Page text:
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Neuroimage. 2014 Jan 1;84:1053-60. doi: 10.1016/j.neuroimage.2013.09.031. Epub 2013 Sep 21.

Testing the model of caudo-rostral organization of cognitive control in the human with frontal lesions.

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Institut National de la Santé et de la Recherche Médicale, Centre de Recherche de l'Institut du Cerveau et de la Moelle épinière (CRICM), U-975, Université Pierre et Marie Curie - Paris 6, UMRS 975, Paris, France; AP-HP, Groupe hospitalier Pitié-Salpêtrière, Fédération de Neurologie, Institut de la Mémoire, Paris F-75013, France; AP-HP, Hôpital Saint-Antoine, Service de Neurologie, Paris F-75012, France; CNRS, UMR 7225, Paris, France. Electronic address:


The cascade model of cognitive control, mostly relying on functional neuroimaging studies, stipulates that the lateral frontal cortex (LFC) is organized as a cascade of executive processes involving three levels of cognitive control, implemented in distinct LFC areas from the premotor to the anterior prefrontal regions. The present experiment tested this model in patients with LFC lesions and studied the hierarchy of executive functions along the caudo-rostral axis, i.e. the respective roles of the different LFC areas in the control of behavior. Voxel-based lesion-symptom mapping and region of interest group analyses were conducted in 32 patients with focal LFC lesions who performed cognitive tasks assessing the cascade model. We first showed that three different LFC areas along the caudo-rostral axis subserved three distinct control levels, whose integrity is necessary for adaptive behavior. Second, we found that prefrontal cognitive control has an asymmetric organization: higher control processes involving more anterior prefrontal regions rely on the integrity of lower control processes in more posterior regions, while lower control processes can operate irrespective of the integrity of higher control processes. Altogether, these findings support a caudo-rostral cascade of executive processes from premotor to anterior prefrontal regions.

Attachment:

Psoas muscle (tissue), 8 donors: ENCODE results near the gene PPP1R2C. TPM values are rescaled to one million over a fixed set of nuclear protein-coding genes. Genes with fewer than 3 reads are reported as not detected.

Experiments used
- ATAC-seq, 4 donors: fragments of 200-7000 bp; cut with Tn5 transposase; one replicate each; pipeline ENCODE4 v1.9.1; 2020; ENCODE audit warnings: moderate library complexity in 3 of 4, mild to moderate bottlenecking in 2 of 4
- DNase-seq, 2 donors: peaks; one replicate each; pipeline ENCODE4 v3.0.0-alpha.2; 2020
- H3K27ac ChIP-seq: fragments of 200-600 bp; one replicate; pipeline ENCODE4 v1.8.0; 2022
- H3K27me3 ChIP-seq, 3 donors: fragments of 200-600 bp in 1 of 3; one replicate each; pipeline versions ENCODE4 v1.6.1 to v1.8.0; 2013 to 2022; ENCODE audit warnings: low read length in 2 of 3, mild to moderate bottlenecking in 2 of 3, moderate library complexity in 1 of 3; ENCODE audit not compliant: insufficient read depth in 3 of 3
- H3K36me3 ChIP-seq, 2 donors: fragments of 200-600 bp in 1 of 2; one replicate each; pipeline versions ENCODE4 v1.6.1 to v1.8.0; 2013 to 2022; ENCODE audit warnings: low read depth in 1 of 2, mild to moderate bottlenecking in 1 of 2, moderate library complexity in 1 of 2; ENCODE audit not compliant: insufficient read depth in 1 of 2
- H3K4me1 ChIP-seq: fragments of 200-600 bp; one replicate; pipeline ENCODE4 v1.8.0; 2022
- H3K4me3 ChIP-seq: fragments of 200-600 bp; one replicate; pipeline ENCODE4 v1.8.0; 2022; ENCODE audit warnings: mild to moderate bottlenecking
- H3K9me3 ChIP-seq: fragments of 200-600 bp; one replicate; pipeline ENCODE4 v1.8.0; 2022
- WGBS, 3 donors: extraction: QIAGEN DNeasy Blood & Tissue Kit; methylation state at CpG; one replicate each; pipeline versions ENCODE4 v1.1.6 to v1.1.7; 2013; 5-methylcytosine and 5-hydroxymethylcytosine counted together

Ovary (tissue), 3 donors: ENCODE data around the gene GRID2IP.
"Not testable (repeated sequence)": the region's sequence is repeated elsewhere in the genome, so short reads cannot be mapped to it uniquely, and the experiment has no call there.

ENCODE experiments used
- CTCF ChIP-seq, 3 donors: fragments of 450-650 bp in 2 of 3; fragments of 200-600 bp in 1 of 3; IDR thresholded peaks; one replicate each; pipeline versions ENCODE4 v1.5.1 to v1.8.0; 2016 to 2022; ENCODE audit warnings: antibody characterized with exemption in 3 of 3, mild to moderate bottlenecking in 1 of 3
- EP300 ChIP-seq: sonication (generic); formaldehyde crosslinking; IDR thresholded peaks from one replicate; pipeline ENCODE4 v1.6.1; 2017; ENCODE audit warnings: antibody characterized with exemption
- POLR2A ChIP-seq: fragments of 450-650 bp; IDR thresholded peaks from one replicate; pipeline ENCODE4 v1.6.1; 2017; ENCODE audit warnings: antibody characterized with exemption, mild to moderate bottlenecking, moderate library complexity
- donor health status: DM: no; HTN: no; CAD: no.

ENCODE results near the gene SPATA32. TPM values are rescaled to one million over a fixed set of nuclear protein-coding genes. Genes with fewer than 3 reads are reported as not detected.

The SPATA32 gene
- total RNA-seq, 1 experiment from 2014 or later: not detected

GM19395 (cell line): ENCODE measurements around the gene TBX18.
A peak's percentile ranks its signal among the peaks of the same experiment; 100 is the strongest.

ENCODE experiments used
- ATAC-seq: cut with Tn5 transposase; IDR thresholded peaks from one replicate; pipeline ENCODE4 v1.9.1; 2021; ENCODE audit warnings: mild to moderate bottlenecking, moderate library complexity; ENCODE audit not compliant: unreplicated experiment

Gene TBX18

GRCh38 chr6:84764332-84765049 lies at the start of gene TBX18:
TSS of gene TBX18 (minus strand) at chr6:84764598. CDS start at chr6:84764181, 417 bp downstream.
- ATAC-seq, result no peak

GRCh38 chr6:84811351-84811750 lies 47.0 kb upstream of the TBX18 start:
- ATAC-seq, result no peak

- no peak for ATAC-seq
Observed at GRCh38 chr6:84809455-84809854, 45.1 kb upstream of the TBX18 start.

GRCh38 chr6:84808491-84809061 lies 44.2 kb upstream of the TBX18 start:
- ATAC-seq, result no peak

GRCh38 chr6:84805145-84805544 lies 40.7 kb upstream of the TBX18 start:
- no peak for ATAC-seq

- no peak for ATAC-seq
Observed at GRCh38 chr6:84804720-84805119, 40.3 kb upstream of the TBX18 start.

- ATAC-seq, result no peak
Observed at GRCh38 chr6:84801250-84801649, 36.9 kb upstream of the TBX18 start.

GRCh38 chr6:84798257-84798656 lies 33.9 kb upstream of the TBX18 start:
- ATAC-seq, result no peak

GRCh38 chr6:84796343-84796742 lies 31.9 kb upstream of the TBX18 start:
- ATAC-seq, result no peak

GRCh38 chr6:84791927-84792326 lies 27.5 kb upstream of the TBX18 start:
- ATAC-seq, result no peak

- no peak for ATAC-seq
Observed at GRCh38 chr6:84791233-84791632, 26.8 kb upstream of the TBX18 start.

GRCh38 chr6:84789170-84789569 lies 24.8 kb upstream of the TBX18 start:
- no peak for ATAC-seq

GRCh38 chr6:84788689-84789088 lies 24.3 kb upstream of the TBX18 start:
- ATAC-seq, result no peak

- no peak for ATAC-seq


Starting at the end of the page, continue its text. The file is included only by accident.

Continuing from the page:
Executive functions; Human behavior; Lesion study; Prefrontal cortex; Voxel-based lesion symptom mapping

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